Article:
Meanwhile, the coaches create a paranoid atmosphere around the team, often not giving the kids any real idea of whether they will be starters next season but instead leaving everything a mystery. So the kids keep practicing harder and getting better so the team gets more skilled, so the coaches are better positioned to win more games, so they can keep their relatively nice jobs
making pretty decent money considering it's basically fun and a control trip to coach kids because you decide who plays and who doesn't.
The kid is caught in this adult maelstrom of madness. Are they having fun? For the most part, not all that much. But I will say this. When I have pushed my son in recent years to practice more baseball, which he has sometimes done so reluctantly, it has resulted in him playing exceedingly well. I asked him whether he enjoyed last baseball season during which he excelled.
He said he did. He likes playing well. It's more fun.
But what ends up happening is kids keep going and going on the athletic treadmill until one day they decide they're not having fun playing the sport, which is sad because that's what playing a sport is supposed to be about. Sometimes they stop playing as early as sixth grade. The attrition
accelerates during high school as competition intensifies. For some kids they stop having fun and for others they're just not good enough and can't keep up.
Sports careers end. Kids move on, go to college, get jobs (some as coaches no doubt because it's a good living), and talk about their youth sports days. In too many cases, I suspect, they don't remember the joys of playing the games but rather the frustrations dealing with their parents and coaches. To this day, even in a different era, I feel emotionally scarred by all the negative commentary and screaming my high school basketball coached inflicted upon me. My coach, like too many today, knew he could ride his personal power trip controlling kids because he decided who played and who didn't. Because I wanted playing time desperately because sports formed so much of my identity and ego back then - and the coach knew this -- I had to endure whatever psychological abuse he felt like unloading.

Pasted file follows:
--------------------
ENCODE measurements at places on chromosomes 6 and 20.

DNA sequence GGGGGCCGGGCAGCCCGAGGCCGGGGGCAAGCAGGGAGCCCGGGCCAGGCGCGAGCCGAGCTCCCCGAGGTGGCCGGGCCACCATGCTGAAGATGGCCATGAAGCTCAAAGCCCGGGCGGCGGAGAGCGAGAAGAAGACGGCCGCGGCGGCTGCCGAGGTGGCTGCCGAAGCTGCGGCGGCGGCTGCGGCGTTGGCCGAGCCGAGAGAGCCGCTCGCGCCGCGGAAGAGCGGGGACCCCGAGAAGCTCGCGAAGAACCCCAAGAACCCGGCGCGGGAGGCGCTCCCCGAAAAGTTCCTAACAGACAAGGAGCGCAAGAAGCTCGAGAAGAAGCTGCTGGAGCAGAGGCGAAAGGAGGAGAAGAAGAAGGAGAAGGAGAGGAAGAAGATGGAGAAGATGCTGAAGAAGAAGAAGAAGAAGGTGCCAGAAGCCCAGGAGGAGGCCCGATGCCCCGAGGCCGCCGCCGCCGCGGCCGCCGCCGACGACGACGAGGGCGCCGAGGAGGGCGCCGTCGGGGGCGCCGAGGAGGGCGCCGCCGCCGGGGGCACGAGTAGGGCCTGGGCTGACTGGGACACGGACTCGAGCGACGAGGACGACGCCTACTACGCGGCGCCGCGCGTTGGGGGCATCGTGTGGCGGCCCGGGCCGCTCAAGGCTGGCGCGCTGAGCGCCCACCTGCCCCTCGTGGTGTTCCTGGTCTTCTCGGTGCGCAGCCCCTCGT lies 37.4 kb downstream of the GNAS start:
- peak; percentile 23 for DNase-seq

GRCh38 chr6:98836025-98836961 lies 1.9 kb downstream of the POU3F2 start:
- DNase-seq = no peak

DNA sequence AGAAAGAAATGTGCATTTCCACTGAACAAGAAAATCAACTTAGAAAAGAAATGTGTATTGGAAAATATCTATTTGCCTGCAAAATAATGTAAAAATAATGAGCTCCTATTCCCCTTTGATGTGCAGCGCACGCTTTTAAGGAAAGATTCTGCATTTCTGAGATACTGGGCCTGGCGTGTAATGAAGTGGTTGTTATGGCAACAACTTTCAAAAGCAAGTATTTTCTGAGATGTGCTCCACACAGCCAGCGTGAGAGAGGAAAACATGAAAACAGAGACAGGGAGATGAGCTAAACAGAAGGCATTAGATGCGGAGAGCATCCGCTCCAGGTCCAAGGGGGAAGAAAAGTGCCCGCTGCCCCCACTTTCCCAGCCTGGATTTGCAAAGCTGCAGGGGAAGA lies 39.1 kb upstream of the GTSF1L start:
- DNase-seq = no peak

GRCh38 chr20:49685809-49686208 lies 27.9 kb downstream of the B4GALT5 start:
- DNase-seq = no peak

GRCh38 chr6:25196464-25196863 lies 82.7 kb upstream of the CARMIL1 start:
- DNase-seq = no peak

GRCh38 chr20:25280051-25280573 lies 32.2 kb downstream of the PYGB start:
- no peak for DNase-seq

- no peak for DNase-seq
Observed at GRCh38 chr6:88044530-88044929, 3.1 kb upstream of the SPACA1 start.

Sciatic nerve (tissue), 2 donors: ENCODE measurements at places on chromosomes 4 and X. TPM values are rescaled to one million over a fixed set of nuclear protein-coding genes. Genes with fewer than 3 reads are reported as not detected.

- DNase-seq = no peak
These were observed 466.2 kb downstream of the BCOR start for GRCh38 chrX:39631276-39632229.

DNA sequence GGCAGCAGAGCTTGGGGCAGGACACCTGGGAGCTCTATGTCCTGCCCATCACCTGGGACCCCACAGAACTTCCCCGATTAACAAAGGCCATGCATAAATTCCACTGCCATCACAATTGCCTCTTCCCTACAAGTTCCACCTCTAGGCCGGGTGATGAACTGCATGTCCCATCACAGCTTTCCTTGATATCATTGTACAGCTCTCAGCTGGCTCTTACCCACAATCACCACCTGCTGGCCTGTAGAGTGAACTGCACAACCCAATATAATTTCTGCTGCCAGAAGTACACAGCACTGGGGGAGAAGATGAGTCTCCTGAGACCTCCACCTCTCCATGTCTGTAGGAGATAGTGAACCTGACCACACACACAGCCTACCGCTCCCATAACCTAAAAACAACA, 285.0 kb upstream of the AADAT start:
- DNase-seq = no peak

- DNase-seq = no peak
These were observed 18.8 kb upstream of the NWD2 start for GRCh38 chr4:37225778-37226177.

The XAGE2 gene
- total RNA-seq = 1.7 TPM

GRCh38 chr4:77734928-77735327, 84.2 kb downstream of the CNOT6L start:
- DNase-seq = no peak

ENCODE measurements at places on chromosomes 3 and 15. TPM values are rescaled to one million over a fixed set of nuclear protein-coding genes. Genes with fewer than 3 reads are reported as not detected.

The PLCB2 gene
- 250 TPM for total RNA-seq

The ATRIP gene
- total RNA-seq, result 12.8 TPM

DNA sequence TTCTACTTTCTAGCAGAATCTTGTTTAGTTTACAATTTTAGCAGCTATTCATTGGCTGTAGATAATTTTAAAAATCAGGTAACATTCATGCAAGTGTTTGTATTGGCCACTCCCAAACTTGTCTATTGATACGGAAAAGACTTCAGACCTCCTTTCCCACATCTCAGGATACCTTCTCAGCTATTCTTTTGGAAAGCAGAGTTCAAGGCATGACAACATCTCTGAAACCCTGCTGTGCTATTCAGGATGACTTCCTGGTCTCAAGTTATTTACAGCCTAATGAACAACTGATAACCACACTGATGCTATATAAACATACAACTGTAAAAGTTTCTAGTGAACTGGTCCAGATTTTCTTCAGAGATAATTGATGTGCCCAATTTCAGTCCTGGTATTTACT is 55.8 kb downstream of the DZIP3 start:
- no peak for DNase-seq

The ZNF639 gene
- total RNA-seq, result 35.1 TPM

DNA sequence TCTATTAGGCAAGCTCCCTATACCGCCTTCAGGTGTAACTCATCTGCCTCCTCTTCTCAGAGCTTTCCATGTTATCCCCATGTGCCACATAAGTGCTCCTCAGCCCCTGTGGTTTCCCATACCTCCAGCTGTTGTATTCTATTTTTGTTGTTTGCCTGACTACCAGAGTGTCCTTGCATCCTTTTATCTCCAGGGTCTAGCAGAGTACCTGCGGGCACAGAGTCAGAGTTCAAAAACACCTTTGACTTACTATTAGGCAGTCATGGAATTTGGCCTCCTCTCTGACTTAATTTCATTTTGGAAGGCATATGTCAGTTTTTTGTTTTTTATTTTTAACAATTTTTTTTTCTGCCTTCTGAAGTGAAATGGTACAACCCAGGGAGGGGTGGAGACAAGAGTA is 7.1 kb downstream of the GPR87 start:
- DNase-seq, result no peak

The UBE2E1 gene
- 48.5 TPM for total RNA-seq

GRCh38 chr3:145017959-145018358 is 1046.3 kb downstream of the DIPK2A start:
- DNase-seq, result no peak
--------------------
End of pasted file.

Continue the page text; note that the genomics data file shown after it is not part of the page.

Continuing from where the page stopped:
In too many cases, the system has broken the kids' spirits. But the parents aren't the only ones to blame and they get too much of it. Coaches are at fault as well. What's needed is for coaches to trust parents more, ask about their insights about their kids, use them as sources to help
them coach more effectively and, most importantly, make the experience more fun for the kids. They should collaborate more with parents rather than alienate them. Avoiding parents, treating them like the enemies, makes parents distrustful of coaches and sours the dynamic. They become less inclined to support what the coach decides. More open and consistent communication between parents and coaches would tear down the walls of distrust and acrimony that have been erected for too long.
Most parents are not monsters about their kids. Most are reasonable and realistic about them even though they naturally root for them over all other kids. To reduce the tension, coaches should embrace parents much more than they do. Parents don't want to meddle as much as they want their kids to be happy. I wonder often if coaches are more interested in keeping their
comfortable coaches jobs, winning, and being in control than making sure their players are enjoying themselves. Too often, I believe, coaches aren't as interested in the happiness of the kids as they are the happiness of themselves. They are to blame as much as, if not more so, than parents for kids not enjoying playing sports as much as they should.